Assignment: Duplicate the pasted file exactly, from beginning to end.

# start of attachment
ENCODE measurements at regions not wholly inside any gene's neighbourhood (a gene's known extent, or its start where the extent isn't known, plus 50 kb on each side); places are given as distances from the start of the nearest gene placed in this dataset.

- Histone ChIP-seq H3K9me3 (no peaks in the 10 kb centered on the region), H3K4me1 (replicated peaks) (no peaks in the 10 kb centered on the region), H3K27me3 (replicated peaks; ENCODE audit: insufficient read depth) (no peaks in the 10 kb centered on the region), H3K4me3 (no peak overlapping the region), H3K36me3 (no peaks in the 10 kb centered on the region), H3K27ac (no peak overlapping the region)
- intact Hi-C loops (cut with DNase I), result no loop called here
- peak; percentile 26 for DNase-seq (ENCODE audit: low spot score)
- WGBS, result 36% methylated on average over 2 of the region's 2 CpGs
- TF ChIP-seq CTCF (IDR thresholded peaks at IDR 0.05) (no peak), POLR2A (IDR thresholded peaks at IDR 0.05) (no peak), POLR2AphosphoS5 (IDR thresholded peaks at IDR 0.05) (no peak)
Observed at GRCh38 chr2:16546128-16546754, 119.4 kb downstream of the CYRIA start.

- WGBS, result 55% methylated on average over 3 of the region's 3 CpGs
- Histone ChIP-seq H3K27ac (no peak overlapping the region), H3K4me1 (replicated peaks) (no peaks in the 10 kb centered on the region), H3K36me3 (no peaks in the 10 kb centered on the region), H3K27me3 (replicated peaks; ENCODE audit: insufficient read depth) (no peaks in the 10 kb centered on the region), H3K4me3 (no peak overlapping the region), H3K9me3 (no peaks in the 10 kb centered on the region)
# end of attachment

ENCODE measurements at regions not wholly inside any gene's neighbourhood (a gene's known extent, or its start where the extent isn't known, plus 50 kb on each side); places are given as distances from the start of the nearest gene placed in this dataset.

- Histone ChIP-seq H3K9me3 (no peaks in the 10 kb centered on the region), H3K4me1 (replicated peaks) (no peaks in the 10 kb centered on the region), H3K27me3 (replicated peaks; ENCODE audit: insufficient read depth) (no peaks in the 10 kb centered on the region), H3K4me3 (no peak overlapping the region), H3K36me3 (no peaks in the 10 kb centered on the region), H3K27ac (no peak overlapping the region)
- intact Hi-C loops (cut with DNase I), result no loop called here
- peak; percentile 26 for DNase-seq (ENCODE audit: low spot score)
- WGBS, result 36% methylated on average over 2 of the region's 2 CpGs
- TF ChIP-seq CTCF (IDR thresholded peaks at IDR 0.05) (no peak), POLR2A (IDR thresholded peaks at IDR 0.05) (no peak), POLR2AphosphoS5 (IDR thresholded peaks at IDR 0.05) (no peak)
Observed at GRCh38 chr2:16546128-16546754, 119.4 kb downstream of the CYRIA start.

- WGBS, result 55% methylated on average over 3 of the region's 3 CpGs
- Histone ChIP-seq H3K27ac (no peak overlapping the region), H3K4me1 (replicated peaks) (no peaks in the 10 kb centered on the region), H3K36me3 (no peaks in the 10 kb centered on the region), H3K27me3 (replicated peaks; ENCODE audit: insufficient read depth) (no peaks in the 10 kb centered on the region), H3K4me3 (no peak overlapping the region), H3K9me3 (no peaks in the 10 kb centered on the region)